Manor House Farm Wildflowers, Great Shefford

Summer 2022

This year George sowed a new one acre strip on the road side of the footpath with the same annual mix as last year  – corncockle. corn marigold, corn chamomile, corn flowers, poppies, borage – and biennial vipers buggloss and evening primrose which will come up next year. Over this winter he will plough last year’s strip again to come up with annuals next year. 

George has observed more insect life since the flowers have been introduced to the field including elephant hawk moth, the UK’s biggest moth, as well as a hawk hummingbird moth. Local bees are feeding on the flowers which improves the flavour and nutrition of their honey due to the diverse varieties of flowers that are never sprayed.

Insects are vital food for the fish and the birds in the area. George reports that the barn owl taken up residence and he has also seen a kingfisher on the river this summer for the first time in three years. Herons and egrets are also still in abundance.

George is also pleased to sight bullhead fish which are the reason that the river has SSSI status.

Summer 2021

In early 2021, the team at Manor House Farm in Great Shefford a wildflower strip between the River Lambourn and the footpath in the meadow leading up to Great Shefford church from East Garston. It’s gorgeous and packed with bees, butterflies and pollinators and even has two pairs of admiring barn owls. There are also egrets, heron, nightingales, cuckoos and stoats in the meadow.

Manor House Farm gardener George Dolling reports that, in order to increase the biodiversity of the area, they ploughed the one-acre strip in February 2021 to open up the ground for annual wildflowers. These are less common these days as farmers use herbicides to remove them from their crops. George planted the strip with a mix of Charles Flower annuals and biannuals including field poppies, cornflowers, common vetch, yellow rattle, corn cockle, corn marigold, corn chamomile (the flowers that look like a big daisy) and borage.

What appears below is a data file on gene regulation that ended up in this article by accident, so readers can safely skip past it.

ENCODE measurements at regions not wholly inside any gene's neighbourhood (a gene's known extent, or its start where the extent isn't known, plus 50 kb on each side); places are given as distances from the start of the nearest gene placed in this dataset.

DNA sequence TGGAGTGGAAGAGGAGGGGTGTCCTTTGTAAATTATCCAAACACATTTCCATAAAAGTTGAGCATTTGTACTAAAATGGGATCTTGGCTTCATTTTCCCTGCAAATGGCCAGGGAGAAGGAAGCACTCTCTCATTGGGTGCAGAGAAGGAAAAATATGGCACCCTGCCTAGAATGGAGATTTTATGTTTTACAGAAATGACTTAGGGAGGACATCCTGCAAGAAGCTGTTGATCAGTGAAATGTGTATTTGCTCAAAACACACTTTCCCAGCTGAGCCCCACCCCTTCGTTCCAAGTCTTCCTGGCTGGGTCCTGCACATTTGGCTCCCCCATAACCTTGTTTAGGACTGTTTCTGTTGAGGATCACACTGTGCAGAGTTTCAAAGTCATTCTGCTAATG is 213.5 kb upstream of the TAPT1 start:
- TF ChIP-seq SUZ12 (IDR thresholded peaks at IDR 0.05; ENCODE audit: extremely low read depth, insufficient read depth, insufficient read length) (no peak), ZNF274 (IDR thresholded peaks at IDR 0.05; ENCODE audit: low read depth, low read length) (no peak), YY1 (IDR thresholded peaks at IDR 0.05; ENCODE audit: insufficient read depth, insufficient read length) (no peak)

The strip will be ploughed again in the future as the ground needs turning to increase oxygen and sunlight for wildflower germination. However, this will only happen every other year to give the biennials a chance to flower. Historically, wildflowers evolved where ground was turned by livestock or wild boar. This is why they succeeded in ploughed agricultural fields before herbicides were introduced. 

The larger section of the meadow on the road side of the footpath is for perennials with a mix of yellow rattle: this is half parasitic and takes some of its energy from the grass around, so weakening the grass to make room more aesthetic ‘extremeophile’ wildflowers. Most hay meadow wildflowers are extremophiles because they cope well with the comparitively extreme conditions created by the continual removal of nutrients from the soil in the form of the annual hay cut. Thus they survive and thrive because the competition from ‘gross feeders’ like nettles and course grasses is removed by harvesting the hay year after year. This is why the best wildflower meadows tend to by those that have been managed in this way for hundreds of years.

The sheep in the water meadow are there to control the grass and they will also be moved onto the top meadow after it is cut for hay in late July or early August.

George also has a couple of hives of native bees which he keeps not so much for their honey but to contribute to the bio diversty of the area and to aid pollination.


One Response

  1. Absolutely beautiful and so happy this was done. Because he lived in Great Shefford and because he loved gardening this reminds me of my beloved friend Robin Shattock, miss him so much. RIP.

Leave a Reply

Your email address will not be published. Required fields are marked *

Sign up to the free weekly

Penny Post


For: local positive news, events, jobs, recipes, special offers, recommendations & more.

Covering: Newbury, Thatcham, Hungerford, Marlborough, Wantage, Lambourn, Compton, Swindon & Theale